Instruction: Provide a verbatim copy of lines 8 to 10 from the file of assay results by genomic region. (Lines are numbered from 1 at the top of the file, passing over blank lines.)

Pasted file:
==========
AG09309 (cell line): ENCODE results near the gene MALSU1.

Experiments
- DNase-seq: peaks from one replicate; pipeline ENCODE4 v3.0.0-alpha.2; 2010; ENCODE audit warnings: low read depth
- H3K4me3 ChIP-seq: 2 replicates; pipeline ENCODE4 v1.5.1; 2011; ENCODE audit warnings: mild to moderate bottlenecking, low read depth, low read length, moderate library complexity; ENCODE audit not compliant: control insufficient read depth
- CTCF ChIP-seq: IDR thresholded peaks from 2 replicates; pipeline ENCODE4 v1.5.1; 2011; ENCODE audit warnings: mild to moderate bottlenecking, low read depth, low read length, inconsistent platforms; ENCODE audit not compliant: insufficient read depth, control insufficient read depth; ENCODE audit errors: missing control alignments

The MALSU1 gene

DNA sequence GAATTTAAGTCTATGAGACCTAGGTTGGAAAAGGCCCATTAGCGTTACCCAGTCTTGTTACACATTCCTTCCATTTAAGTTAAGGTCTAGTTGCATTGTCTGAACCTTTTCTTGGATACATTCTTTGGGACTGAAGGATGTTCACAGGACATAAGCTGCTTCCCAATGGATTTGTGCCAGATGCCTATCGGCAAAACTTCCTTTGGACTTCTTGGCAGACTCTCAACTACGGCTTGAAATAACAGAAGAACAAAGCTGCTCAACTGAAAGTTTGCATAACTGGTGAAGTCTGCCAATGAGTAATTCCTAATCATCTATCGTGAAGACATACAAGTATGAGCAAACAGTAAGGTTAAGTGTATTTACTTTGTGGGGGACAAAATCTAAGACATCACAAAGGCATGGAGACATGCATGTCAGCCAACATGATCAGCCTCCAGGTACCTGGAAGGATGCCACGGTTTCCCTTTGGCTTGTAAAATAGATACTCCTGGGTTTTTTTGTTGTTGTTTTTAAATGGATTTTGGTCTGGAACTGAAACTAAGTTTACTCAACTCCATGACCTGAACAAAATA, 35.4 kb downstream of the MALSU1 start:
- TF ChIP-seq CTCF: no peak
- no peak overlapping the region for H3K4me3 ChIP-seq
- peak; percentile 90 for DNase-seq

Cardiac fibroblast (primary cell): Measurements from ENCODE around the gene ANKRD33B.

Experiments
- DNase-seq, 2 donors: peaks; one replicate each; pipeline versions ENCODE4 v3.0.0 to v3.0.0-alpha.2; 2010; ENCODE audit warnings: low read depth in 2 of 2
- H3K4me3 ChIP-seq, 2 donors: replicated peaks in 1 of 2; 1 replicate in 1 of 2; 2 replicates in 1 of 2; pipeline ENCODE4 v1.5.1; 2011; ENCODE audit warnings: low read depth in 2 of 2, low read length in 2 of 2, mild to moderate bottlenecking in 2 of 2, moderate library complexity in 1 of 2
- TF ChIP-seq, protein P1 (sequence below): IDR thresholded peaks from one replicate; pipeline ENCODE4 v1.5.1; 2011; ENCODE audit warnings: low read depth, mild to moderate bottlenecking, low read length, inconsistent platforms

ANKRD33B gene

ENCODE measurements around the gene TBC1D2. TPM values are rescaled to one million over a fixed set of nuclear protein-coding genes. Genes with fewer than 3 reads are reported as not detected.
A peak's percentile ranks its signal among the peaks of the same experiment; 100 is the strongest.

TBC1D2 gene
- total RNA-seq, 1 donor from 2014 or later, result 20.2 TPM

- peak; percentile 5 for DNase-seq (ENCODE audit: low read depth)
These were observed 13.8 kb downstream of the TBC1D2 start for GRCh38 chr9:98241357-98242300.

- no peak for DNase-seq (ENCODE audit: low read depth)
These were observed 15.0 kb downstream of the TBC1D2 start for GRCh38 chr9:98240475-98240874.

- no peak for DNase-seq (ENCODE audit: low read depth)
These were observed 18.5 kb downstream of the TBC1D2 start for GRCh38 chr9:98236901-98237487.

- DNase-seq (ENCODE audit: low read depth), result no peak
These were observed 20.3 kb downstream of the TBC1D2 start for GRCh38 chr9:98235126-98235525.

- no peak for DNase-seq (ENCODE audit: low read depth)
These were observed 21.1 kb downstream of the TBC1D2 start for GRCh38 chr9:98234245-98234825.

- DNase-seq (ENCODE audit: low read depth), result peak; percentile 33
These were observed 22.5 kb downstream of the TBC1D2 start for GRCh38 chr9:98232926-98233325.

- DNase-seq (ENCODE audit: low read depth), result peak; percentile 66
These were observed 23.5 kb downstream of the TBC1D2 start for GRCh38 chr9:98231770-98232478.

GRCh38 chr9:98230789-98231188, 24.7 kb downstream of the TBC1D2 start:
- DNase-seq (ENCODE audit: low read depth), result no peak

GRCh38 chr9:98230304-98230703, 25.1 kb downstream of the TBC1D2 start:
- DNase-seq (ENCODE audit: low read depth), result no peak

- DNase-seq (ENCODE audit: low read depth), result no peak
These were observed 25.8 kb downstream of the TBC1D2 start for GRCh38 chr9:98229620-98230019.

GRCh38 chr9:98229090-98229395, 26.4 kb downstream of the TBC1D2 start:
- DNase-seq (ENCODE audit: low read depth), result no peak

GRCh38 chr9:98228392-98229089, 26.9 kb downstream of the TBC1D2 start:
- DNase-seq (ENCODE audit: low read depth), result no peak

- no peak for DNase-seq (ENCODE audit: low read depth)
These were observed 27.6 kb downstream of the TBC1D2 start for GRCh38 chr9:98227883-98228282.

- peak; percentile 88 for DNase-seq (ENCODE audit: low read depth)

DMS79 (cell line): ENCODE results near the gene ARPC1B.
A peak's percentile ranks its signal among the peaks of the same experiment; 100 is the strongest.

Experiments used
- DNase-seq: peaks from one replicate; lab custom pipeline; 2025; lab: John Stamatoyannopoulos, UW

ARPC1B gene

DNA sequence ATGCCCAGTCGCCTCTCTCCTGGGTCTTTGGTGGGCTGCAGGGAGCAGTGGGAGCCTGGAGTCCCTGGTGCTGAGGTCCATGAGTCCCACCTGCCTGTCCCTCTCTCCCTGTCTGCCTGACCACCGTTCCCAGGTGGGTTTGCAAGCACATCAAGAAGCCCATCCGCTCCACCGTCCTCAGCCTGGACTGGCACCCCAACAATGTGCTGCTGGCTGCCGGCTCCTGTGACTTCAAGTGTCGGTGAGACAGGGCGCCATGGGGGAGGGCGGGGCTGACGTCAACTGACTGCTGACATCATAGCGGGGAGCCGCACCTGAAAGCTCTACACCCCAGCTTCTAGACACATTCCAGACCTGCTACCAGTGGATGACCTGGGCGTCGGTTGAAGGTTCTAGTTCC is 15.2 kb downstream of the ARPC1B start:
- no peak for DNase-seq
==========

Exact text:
- TF ChIP-seq CTCF: no peak
- no peak overlapping the region for H3K4me3 ChIP-seq
- peak; percentile 90 for DNase-seq